Austria 2016 Dirndl Embroidery Unusual Stamps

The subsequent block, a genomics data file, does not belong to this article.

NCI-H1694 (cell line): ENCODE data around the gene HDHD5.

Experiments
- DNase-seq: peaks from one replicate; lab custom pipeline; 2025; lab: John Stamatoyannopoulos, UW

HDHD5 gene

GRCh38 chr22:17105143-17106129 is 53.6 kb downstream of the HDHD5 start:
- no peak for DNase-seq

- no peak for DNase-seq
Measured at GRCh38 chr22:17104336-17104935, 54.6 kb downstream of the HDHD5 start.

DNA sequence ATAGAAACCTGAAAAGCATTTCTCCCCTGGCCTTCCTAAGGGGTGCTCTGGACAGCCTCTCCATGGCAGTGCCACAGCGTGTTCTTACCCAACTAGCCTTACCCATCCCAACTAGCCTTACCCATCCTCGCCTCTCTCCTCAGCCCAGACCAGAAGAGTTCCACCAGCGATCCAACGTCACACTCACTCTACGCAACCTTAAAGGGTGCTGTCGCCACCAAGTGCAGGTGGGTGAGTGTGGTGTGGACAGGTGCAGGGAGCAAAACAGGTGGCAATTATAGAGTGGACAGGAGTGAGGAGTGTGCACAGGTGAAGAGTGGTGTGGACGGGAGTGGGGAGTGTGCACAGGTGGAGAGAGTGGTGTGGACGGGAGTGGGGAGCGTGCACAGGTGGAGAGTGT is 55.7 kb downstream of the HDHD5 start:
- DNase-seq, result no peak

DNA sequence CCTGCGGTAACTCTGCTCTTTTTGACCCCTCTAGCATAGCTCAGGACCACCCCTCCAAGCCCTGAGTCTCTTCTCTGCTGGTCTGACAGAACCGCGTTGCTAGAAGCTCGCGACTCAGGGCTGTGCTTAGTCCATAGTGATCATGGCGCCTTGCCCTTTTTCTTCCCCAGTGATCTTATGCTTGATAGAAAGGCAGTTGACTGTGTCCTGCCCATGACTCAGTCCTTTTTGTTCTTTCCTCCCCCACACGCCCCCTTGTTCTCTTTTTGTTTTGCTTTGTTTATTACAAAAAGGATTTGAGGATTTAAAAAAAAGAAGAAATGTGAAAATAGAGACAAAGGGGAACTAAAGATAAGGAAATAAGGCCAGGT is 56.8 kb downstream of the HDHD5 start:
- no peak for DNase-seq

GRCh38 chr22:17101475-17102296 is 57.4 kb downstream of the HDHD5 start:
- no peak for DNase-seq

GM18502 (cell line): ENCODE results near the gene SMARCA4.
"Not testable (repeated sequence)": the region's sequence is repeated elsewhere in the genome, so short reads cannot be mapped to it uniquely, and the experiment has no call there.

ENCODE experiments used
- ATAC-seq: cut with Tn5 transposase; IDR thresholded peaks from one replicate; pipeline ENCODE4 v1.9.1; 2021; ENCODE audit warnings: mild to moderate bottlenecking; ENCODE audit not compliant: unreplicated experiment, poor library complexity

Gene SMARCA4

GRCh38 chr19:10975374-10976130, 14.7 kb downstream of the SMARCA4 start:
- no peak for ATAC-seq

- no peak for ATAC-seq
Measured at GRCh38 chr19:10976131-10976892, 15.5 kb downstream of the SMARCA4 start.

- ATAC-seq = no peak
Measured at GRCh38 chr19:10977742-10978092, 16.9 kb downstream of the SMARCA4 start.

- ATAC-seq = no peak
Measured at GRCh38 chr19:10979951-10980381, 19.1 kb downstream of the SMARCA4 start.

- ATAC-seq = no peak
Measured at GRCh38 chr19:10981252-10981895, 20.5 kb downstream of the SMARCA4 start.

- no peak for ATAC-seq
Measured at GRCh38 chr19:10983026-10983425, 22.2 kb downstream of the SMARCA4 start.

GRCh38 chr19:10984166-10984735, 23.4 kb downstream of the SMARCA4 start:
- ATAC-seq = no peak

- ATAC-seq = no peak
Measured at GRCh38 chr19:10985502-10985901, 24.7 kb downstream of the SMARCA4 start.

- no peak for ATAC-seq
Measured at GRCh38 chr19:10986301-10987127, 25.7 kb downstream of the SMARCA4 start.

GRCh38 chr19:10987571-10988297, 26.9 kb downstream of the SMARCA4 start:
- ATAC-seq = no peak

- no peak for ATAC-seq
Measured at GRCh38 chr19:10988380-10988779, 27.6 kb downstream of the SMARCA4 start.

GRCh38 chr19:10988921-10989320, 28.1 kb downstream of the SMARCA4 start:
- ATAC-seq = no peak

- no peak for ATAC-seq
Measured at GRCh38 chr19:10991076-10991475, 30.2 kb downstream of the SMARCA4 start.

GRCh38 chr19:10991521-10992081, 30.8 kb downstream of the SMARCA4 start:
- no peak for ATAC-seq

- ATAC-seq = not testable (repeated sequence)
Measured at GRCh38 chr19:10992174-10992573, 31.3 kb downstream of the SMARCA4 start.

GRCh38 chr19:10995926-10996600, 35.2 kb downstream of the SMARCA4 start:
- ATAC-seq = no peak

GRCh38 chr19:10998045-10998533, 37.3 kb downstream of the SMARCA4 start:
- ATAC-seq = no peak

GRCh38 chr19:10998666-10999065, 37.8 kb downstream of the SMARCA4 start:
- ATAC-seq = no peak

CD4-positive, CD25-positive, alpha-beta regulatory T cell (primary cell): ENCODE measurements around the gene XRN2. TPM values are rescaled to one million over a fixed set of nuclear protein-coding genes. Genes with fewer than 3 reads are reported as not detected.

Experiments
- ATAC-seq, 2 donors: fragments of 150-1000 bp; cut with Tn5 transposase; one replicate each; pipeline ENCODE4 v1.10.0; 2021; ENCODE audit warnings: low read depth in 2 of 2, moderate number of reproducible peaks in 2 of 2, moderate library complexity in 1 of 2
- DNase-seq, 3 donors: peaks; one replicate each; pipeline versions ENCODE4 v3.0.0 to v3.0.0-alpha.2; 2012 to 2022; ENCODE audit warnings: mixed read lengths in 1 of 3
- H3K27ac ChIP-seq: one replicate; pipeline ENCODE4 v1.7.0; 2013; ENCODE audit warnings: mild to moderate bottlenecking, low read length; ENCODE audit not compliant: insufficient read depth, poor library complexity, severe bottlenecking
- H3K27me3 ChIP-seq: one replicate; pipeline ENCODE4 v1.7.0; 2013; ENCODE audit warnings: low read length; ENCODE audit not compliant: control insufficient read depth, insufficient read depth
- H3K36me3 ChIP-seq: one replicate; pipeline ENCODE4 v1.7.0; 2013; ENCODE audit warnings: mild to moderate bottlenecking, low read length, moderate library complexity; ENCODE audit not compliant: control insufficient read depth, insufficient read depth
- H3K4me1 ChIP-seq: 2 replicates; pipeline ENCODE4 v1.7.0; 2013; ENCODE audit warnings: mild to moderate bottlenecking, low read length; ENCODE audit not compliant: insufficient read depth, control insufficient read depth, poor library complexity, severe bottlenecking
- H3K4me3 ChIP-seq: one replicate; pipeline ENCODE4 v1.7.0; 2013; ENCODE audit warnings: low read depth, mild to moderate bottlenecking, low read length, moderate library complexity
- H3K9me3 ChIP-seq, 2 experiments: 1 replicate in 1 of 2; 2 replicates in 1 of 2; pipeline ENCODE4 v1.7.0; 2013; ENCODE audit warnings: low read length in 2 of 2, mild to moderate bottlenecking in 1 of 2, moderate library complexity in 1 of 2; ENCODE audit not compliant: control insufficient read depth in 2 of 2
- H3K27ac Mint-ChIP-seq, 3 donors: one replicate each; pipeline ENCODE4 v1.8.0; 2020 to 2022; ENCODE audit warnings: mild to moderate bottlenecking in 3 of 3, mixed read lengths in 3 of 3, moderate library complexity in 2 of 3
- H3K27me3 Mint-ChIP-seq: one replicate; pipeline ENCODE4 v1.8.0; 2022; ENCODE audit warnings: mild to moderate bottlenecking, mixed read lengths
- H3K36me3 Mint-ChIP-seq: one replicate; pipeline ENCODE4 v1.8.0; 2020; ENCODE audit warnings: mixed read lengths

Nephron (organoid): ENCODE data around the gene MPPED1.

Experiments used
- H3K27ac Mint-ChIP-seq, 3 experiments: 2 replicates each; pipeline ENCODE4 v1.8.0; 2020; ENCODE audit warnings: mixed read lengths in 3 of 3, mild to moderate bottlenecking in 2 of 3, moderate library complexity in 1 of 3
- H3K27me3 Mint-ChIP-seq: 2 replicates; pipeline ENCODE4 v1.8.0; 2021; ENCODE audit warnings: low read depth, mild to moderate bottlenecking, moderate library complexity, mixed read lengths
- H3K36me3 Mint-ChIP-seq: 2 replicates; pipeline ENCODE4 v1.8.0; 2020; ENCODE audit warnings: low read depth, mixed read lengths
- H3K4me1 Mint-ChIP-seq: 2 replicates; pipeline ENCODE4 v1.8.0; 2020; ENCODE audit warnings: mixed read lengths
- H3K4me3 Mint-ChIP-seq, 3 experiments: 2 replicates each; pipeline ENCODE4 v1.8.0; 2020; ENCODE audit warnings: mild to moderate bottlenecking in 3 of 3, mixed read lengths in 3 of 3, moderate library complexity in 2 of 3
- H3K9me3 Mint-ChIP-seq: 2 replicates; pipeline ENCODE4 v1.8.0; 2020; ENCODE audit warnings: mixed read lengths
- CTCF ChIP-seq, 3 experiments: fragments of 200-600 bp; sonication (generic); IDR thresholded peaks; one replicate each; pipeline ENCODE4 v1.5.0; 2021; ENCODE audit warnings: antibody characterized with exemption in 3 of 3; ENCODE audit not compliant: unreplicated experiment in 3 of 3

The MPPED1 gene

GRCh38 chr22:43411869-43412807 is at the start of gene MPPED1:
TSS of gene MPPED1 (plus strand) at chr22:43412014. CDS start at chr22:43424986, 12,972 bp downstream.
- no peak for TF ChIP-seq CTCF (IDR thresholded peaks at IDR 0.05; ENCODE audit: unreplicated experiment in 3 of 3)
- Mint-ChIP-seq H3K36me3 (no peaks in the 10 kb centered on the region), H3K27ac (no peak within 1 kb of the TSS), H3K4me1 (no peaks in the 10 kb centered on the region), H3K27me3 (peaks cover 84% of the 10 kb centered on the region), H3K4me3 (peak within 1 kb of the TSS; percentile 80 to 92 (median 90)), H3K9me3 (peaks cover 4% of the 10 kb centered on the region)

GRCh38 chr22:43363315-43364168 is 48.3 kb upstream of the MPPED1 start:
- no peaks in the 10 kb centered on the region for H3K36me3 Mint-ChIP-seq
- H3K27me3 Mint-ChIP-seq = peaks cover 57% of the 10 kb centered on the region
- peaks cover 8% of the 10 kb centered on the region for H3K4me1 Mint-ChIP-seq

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Following on from last year’s Lederhosen stamp, this year also Austria Post had introduced yet another special innovation in the form of the corresponding outfit for women: the world’s first embroidered silhouette stamp in the traditional form of a dirndl. In some areas of Austria and southern Germany “dirndl” is used to designate a young girl, and it is almost certainly from this that the name for the dirndl dress was derived. Today’s dirndls often have little to do with the traditional regional costumes: short skirts, low-cut necklines, fancy lacing and bold colour combinations are not to be found in so-called historical traditional costumes. These are, rather, characterised by traditional colours and patterns specific to the region, and – at least in the case of working dress – simple cuts, as the dirndl was and still is worn as the daily working garb in many rural areas. For special occasions and public holidays there is a more elaborately designed and decorated traditional costume with embroidered ribbons and scarves, silk aprons, often full-length skirts and matching headgear, such as the golden bonnets from Upper Austria. For a long time the dirndl was considered old-fashioned and “fusty”, but in recent years it has become increasingly common to see women and men wearing traditional costume in urban areas too. This is probably largely connected to the rising popularity of “Wiesen” festivals, which, taking as the basis Munich’s Oktoberfest, have become increasingly widespread throughout the world. For these it is most often the modern version of the dirndl that is worn – as sexy and eye-catching as possible. The dirndl stamp is particularly impressive in the method of production. The Vorarlberg company Hämmerle & Vogel, based in Lustenau and specialising in high-quality embroidery, is responsible for both the design and the manufacture. Each stamp is made from around 40 metres of thread in three colours. The embroidered silhouette, the different colours and the various stitches make the dirndl appear three-dimensional whilst at the same time creating a light and airy effect. You can even see the way the material drapes and folds. The dainty blouse is executed in off-white, as is the apron, using a different stitch. The red dirndl dress and the inscription “Austria”, also stitched in red, create a little red-white-red work of art. The bow on the apron and the denomination in green are particularly eye-catching. Hämmerle & Vogel is a family run firm from Vorarlberg with a long history, that has been producing embroidery for international customers including fashion houses such as Chanel, Marc Jacobs, Victoria’s Secret and Agent Provocateur for over 100 years. A total of 5.6 million metres of thread were used to make the dirndl stamp. Hämmerle & Vogel has already made several embroidered stamps for Austrian Post, including an Edelweiss a gentian motif and a petit-point embroidery.